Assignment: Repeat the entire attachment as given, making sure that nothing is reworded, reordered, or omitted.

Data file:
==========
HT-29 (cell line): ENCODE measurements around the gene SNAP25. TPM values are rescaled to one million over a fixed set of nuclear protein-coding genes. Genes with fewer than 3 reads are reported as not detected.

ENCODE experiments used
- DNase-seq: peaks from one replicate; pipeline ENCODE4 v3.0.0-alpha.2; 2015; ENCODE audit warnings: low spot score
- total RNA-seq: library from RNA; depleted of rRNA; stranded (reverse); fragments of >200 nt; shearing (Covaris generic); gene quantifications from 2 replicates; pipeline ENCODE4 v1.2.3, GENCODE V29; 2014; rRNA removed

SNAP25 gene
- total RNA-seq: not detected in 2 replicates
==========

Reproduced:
HT-29 (cell line): ENCODE measurements around the gene SNAP25. TPM values are rescaled to one million over a fixed set of nuclear protein-coding genes. Genes with fewer than 3 reads are reported as not detected.

ENCODE experiments used
- DNase-seq: peaks from one replicate; pipeline ENCODE4 v3.0.0-alpha.2; 2015; ENCODE audit warnings: low spot score
- total RNA-seq: library from RNA; depleted of rRNA; stranded (reverse); fragments of >200 nt; shearing (Covaris generic); gene quantifications from 2 replicates; pipeline ENCODE4 v1.2.3, GENCODE V29; 2014; rRNA removed

SNAP25 gene
- total RNA-seq: not detected in 2 replicates